We went to the door and knocked. A lady answered the door and said, “They’re dead, Aren’t they:? We didn’t know what to say.

She asked us in. She was watching the news about a semi crash with two fatalities. She recognized the semi. Her husband and son died in the crash. They drove truck together.

That lady was the strongest woman I knew besides my mom.

None of them are easy. Not a good part of the job.

Link Posted: 9/9/2010 5:29:32 AM EDT
It's the one thing that never gets any easier, no matter how many times you do it.
Link Posted: 9/9/2010 9:53:27 AM EDT
I agree, and the article is more geared towards EMT/Paramedics. But once they leave it could be up to us or the fd who is still at the scene to have to break the news.
Link Posted: 9/9/2010 10:32:49 AM EDT
I have done more than I can remember.

They never get easier.

Posted Via AR15.Com Mobile
Link Posted: 9/9/2010 11:02:19 AM EDT
Never had to do it (EMS), dont want to do it, but if its something I must do I will.
Link Posted: 9/9/2010 2:28:02 PM EDT
[Last Edit: 9/9/2010 2:28:15 PM EDT by Tango7]
Link Posted: 9/9/2010 2:56:32 PM EDT
As a Deputy I did several. Once I got on at my current agency the policy is for the Sgts to do it. I worked midnights for years and my Sgt at the time absolutely hated doing notifications. Guess what, he made me do them. We have an on-call chaplain's list so we always go with a minister/priest which doesn't help any. When the Police and a Minister knock on your door at 0230, nothing good is going to happen and everybody knows it.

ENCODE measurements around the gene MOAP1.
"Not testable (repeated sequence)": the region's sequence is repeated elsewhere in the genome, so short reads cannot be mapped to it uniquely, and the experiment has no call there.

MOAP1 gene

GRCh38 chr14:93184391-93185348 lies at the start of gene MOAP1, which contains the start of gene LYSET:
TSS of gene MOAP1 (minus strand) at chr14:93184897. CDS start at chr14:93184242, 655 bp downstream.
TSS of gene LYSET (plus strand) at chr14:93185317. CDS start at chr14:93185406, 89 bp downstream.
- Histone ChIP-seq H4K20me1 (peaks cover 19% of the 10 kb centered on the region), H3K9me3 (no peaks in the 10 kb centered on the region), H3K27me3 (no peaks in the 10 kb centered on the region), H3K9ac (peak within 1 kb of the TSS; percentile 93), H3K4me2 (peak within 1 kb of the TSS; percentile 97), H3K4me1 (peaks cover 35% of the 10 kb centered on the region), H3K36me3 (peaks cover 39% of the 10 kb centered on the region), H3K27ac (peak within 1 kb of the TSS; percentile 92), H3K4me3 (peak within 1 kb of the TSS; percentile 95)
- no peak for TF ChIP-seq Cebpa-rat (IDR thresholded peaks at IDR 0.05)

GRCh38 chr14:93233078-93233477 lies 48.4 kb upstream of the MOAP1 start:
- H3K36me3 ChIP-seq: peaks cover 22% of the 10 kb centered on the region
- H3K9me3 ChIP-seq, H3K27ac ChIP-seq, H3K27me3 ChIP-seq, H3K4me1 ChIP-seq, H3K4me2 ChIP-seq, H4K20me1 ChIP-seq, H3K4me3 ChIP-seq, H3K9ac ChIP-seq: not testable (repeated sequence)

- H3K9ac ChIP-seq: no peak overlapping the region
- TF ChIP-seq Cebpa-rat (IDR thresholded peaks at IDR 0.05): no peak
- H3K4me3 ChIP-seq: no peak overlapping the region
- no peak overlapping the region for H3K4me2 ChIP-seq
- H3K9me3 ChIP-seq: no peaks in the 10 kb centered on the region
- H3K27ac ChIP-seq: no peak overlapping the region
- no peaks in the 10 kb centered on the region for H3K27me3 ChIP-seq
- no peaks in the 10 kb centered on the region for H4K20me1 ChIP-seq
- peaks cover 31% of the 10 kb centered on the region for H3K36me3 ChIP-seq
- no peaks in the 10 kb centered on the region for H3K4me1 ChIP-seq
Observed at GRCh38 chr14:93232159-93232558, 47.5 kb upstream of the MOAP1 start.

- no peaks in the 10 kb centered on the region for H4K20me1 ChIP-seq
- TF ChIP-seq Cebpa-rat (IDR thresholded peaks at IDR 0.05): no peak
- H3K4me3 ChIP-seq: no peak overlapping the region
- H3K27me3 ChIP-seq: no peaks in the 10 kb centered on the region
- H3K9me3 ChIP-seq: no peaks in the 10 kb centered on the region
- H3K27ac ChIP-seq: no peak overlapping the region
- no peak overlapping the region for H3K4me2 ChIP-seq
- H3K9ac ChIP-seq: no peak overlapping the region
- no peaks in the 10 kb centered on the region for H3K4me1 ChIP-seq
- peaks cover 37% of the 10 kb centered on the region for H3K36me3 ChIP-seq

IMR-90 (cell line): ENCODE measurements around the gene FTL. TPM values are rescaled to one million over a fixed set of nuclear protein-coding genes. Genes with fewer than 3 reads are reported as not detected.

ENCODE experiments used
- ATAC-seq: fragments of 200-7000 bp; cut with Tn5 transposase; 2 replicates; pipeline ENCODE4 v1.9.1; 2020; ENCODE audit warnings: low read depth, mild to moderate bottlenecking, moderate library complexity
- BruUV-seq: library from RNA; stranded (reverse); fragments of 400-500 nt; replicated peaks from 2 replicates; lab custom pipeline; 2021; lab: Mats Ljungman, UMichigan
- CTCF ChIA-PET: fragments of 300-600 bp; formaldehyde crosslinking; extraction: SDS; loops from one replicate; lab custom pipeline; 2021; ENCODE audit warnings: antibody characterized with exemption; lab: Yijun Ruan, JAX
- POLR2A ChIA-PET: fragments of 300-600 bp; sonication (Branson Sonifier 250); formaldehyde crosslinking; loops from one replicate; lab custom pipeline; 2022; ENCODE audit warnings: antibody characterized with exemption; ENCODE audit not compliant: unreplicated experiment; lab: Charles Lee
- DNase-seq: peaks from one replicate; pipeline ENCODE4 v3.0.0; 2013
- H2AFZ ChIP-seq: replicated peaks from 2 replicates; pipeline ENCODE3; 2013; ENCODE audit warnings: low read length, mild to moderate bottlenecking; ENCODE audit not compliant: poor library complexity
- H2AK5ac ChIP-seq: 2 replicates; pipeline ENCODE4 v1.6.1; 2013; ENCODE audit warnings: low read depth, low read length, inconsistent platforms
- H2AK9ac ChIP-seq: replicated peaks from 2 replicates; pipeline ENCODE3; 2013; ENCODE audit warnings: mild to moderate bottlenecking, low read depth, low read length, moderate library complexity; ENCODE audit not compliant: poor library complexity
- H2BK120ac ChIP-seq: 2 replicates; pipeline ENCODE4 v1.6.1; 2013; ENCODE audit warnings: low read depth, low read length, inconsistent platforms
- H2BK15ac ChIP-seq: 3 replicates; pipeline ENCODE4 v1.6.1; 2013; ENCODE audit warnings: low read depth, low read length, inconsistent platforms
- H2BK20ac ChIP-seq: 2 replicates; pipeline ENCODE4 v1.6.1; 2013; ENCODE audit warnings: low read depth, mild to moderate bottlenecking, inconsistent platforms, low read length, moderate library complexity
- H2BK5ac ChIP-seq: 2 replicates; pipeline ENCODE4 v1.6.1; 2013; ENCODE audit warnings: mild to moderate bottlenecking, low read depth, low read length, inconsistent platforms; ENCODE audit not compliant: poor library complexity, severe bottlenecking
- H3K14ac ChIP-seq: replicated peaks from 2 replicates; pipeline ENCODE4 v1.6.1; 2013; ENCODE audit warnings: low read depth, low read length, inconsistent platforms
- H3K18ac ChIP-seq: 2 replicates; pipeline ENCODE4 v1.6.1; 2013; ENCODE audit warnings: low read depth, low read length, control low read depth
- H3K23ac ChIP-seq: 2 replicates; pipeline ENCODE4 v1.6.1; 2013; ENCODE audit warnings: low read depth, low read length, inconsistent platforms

Link Posted: 9/9/2010 3:12:42 PM EDT
Originally Posted By pspencer:
Just did one last week, I am a Sergeant so I do them a lot, it is policy where I work. I swear it took a year off of my life, I had to wake up a mom and dad at 2 am to tell them that their 23 year old son was dead as a result of a motorcycle accident. Worst notify I have ever done. Only people who have had to do it can possibly understand. Thanks for the article.


My first, after only a little over a year on the job, was a single car into a tree, killing both 18 year old's inside. The two had just graduated high school a few days prior, no alcohol, just too fast on a dangerous road, wrapped the car around a tree. I had to do the death notification for the driver at 3am, with a Chaplain from the FD. The whole thing didn't really hit me until I was ringing the door and the mother and father were answering it.....that one stuck with me for a while. Found out the son was just getting ready to start his mission work (Mormon). I think the only thing that made that one a little easier is the father was pretty high up in the Morman church, so his faith made the news a little easier to deliver.

I've seen and done alot of things in my career since then, but that one thing will probably always stay with me.
Link Posted: 9/9/2010 3:30:58 PM EDT
I would rather take any call or work any crappy case than give a death notice. I've done several and it's the only type of call that sticks with me for days afterward.
Link Posted: 9/9/2010 4:03:23 PM EDT
You guys that have done this and feel remorse every time, I owe yall alot. It worries me when people become emotionless doing such things. Thank you for remaining human.
Link Posted: 9/9/2010 6:59:08 PM EDT
Very hard to read.
Link Posted: 9/9/2010 7:51:57 PM EDT
[Last Edit: 9/10/2010 7:21:23 PM EDT by pondfly]
While I have not made death notifications to family, I have had to notify the department once and then another time a chief who was a great friend of the diseased, both were LODD. It's the worst feeling in the world, and wouldn't wish it on anyone at all.
Link Posted: 9/9/2010 11:58:35 PM EDT
Thanks for the post.

It'll help just as much at unattended deaths as well.
Link Posted: 9/10/2010 3:31:48 AM EDT
It sucks telling someone their loved one has passed.
Link Posted: 9/10/2010 10:03:41 AM EDT